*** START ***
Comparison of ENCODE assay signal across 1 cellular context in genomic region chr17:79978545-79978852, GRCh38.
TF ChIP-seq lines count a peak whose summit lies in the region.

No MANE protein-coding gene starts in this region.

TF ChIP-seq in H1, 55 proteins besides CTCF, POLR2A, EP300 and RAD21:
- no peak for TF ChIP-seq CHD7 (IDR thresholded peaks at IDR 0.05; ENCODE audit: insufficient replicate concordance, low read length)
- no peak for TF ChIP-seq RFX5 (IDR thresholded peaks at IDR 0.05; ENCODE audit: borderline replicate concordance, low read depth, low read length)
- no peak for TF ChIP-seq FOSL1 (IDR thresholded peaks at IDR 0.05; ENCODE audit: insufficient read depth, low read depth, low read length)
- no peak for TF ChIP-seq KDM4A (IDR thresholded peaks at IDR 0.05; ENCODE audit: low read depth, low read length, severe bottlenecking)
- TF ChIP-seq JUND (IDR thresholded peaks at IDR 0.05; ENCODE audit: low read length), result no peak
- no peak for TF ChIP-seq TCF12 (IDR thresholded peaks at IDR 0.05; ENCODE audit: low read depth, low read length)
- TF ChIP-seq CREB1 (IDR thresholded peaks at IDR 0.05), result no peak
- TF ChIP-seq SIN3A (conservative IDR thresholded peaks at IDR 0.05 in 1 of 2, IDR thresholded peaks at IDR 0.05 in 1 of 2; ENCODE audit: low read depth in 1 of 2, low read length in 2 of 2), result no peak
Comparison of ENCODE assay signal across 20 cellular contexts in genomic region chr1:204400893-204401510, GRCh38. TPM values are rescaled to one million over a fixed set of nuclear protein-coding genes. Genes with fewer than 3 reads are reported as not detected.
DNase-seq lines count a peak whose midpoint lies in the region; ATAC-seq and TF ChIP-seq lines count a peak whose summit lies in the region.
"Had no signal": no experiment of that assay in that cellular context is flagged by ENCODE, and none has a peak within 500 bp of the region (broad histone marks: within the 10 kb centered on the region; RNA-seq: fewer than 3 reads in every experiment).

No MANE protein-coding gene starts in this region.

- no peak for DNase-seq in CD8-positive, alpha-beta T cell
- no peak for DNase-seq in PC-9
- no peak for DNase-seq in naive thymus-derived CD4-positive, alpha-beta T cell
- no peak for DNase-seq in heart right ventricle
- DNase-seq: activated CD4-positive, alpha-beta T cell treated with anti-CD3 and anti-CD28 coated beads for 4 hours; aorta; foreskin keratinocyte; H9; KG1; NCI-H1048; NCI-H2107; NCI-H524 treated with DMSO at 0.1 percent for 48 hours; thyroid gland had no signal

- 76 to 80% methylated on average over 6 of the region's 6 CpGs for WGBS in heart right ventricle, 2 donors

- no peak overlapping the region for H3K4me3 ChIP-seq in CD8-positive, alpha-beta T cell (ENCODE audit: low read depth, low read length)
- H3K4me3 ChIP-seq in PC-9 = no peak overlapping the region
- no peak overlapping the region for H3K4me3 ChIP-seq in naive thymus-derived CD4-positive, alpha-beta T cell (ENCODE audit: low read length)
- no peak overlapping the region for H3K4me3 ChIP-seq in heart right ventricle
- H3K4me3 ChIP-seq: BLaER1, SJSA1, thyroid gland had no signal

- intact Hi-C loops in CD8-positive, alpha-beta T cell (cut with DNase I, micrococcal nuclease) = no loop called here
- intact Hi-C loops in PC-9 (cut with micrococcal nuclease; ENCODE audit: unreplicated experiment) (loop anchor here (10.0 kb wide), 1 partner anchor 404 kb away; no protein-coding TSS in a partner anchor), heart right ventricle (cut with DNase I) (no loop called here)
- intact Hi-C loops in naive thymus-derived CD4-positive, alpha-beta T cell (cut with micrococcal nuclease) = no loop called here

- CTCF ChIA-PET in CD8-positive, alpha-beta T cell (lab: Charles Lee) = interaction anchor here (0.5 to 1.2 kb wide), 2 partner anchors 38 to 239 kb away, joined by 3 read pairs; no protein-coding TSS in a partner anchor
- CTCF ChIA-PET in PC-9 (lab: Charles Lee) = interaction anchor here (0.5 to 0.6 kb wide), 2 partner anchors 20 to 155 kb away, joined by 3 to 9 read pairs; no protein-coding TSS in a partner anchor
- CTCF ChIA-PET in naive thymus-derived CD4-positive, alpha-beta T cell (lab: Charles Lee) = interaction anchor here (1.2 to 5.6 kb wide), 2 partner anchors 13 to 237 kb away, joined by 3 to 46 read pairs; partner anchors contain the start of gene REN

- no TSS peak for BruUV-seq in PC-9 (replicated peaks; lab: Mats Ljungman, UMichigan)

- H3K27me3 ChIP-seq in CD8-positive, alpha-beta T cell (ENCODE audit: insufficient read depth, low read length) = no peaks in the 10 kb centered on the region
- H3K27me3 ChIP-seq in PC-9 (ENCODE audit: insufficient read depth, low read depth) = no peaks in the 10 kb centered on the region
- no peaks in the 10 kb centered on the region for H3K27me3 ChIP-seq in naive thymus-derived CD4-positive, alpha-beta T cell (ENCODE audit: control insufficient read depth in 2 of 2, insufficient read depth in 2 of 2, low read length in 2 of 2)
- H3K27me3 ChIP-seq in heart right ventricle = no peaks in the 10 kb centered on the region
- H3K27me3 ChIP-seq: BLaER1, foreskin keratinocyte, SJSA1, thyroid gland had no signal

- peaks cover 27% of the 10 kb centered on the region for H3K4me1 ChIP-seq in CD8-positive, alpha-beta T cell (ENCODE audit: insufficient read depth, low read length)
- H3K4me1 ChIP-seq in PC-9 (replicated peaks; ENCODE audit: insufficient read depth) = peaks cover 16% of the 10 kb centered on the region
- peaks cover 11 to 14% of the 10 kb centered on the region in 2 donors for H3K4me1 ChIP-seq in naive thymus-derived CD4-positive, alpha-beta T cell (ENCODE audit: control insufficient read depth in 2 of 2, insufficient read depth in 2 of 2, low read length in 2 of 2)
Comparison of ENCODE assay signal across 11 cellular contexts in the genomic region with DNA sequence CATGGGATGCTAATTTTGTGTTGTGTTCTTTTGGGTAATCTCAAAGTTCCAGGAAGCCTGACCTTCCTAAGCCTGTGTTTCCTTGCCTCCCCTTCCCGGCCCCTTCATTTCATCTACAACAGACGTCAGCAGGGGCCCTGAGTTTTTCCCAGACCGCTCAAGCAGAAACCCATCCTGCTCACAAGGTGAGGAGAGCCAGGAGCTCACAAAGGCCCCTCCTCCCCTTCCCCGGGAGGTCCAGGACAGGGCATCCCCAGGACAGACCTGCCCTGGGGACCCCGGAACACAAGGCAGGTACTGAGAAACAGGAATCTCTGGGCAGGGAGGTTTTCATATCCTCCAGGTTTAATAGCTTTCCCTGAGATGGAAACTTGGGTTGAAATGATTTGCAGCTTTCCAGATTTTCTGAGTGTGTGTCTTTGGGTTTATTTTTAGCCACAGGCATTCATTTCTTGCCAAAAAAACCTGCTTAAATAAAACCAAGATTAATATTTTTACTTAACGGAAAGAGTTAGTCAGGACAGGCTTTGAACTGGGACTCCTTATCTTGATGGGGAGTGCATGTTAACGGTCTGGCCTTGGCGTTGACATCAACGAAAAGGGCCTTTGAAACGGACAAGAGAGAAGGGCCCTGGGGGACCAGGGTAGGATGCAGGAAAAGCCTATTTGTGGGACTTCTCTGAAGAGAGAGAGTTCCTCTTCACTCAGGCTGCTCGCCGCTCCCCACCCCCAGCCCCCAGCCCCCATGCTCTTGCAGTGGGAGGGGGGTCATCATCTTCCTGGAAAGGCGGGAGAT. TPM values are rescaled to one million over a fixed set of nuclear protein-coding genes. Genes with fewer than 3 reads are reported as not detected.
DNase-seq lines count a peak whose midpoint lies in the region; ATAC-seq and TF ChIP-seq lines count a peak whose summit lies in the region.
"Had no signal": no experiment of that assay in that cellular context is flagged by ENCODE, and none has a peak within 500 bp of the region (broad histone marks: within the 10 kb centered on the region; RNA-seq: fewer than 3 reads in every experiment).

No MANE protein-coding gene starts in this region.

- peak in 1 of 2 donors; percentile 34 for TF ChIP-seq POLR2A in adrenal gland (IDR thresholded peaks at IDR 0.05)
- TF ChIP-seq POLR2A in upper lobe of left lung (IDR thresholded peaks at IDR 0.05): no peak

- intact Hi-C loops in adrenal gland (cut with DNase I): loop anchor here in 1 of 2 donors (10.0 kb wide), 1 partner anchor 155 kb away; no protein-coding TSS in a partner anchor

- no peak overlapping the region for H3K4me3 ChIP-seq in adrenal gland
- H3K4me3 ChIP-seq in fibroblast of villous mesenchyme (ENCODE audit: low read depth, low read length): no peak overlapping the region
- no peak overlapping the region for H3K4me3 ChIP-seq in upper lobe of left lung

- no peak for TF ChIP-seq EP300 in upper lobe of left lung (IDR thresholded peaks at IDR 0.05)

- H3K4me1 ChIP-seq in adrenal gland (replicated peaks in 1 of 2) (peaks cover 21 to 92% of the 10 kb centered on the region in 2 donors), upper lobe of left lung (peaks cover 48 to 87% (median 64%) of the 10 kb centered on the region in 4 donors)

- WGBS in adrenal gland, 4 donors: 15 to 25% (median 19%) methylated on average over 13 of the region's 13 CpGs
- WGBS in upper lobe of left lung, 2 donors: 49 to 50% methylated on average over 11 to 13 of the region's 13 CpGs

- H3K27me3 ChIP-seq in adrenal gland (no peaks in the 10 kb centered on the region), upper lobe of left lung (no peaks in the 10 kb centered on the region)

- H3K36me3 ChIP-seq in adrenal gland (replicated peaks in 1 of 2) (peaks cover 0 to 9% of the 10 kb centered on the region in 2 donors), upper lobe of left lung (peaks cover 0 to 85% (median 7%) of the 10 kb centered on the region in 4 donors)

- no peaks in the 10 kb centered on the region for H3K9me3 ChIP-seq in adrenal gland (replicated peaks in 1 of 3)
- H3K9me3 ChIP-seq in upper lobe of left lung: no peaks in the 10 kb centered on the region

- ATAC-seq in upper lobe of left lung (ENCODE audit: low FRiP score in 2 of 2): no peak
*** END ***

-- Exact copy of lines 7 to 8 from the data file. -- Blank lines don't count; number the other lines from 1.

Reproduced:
- no peak for TF ChIP-seq FOSL1 (IDR thresholded peaks at IDR 0.05; ENCODE audit: insufficient read depth, low read depth, low read length)
- no peak for TF ChIP-seq KDM4A (IDR thresholded peaks at IDR 0.05; ENCODE audit: low read depth, low read length, severe bottlenecking)